So you wanna be in a rock band?: Call it a case of penis envy
It was 1984, hair metal was all the rage and The Scorpions had just launched their latest album Love at First Sting, which launched them on a successful tour across the greater parts of the Western world. Joan Jett, recently parted from her all girl group The Runaways, and generating buzz for her hit single, a cover of The Arrows’ classic, “I Love Rock’n’Roll” was given the support slot for over 20 dates on the European leg. But instead of being met with praise, recognition and applause for being one of the “founding mothers” in rock’n’roll, audiences not only responded to Jett with aversion, moreover, they made sincere attempts to injure her throughout her performances.
Throughout her sets, Jett was subjected to aerial assaults of garbage and debris, including pieces of metal, batteries and virtually anything else that the displeased audiences could find. During one show, the attack reached such heights that shortly after her performance, Jett collapsed and had to seek medical care for sustained injuries, which included two broken ribs that came close to puncturing her lungs. Despite all of this, she never revealed even the slightest moment of weakness, she just kept on rocking through it all, and that is why she is known as the one, and only Queen of Punk Rock.
Though both greater society and the niche of the music biz has made giant leaps in terms of embracing female artists and bestowing upon them the same respect that all musicians deserve since the aforementioned horror story of Jett’s mainstream debut, I wish I could tell you that sexism in the music biz has been eradicated, but the sad truth is that it still exists, but now tends to rear its ugly head in more clever and veiled ways.
To demonstrate, I’d like to call upon some of my own personal experiences from just a few years back in 2005 when my band ANTI-HERO made its debut.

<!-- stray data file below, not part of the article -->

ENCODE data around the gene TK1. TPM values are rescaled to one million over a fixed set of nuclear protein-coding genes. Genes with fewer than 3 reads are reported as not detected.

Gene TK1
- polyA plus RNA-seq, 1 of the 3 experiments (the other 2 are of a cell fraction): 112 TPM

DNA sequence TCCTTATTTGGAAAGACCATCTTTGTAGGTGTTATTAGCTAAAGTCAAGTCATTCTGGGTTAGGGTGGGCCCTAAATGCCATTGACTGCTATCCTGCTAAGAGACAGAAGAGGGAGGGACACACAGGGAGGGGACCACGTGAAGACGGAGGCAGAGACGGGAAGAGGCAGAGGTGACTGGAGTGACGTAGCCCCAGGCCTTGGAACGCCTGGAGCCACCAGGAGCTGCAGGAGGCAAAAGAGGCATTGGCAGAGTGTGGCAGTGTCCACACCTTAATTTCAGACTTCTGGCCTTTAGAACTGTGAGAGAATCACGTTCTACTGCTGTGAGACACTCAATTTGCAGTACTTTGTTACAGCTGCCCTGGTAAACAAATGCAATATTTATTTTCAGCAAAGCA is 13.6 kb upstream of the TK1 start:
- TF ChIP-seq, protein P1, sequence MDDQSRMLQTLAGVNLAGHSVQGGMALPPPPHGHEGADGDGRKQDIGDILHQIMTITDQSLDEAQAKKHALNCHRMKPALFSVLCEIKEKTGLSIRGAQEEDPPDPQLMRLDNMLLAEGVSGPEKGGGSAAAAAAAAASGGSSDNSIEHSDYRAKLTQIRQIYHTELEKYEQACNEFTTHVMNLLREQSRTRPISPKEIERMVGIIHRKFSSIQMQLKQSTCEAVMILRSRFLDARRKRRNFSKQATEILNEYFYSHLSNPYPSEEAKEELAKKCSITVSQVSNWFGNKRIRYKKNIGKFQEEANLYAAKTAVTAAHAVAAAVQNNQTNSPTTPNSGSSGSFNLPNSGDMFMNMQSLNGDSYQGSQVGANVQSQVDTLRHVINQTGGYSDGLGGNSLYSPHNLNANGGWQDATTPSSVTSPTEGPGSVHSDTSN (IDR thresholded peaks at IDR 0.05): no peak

Before we had established a reputation for being a legitimate hard-hitting female fronted rocking ensemble, almost every time we played a new city, the other acts on the bill and the audience members alike, assumed that myself, and my female counterpart Nic our bassist, were the tag-along band girlfriends and/or groupies. Moreover, when we got booked on metal or hardcore bills, before we were allowed to even strum a single chord on our guitars, the spectators, particularly the males, would make snide remarks toting us as being a group comparable to the Spice Girls. However, the worst of the offenses committed against us in our early career, undoubtedly goes to a Toronto concert promoter who blatantly told us, prior to our performance, that he only put us on the bill because he thought of female fronted acts as “novelty items.” Essentially, to him, women who played guitars were subhuman, just sex objects with no real talent whose sole purpose was to act as objects of male fantasy.
There is still a heavy stigma alive and well towards women in rock, and unfortunately, because of the sort of sexism that female artists often encounter, it discourages many women from pursuing this route therefore making hard rocking chicks a rarity and so, subject to continued discrimination.
As Naomi Less, a proud Jewish chick rocker notes, “I have been searching for some time now for seriously talented lead guitarists and bassists who are women - and in NYC [an entertainment capital, no less]. And they are so just hard to find.”
But, after all, the electric guitar is a natural extension of the penis right? Women don’t belong in rock bands, they should limit themselves to what they do best: shaking their asses and tits like Shakira.
Well, sorry mates, but if this is the perspective that you’ve got, you need to time-warp back to the ‘50s, because even though fem rockers and riot grrls, like myself, may encounter this b.s., it just makes us even more motivated to prove all of those who’ve prejudged us wrong, and whether you like it or not, female fronted rock is gaining ground all over the globe.
Next Week: Sexism in Music Pt 2: Dissecting Discrimination Toward Women Rockers in Its Many Forms
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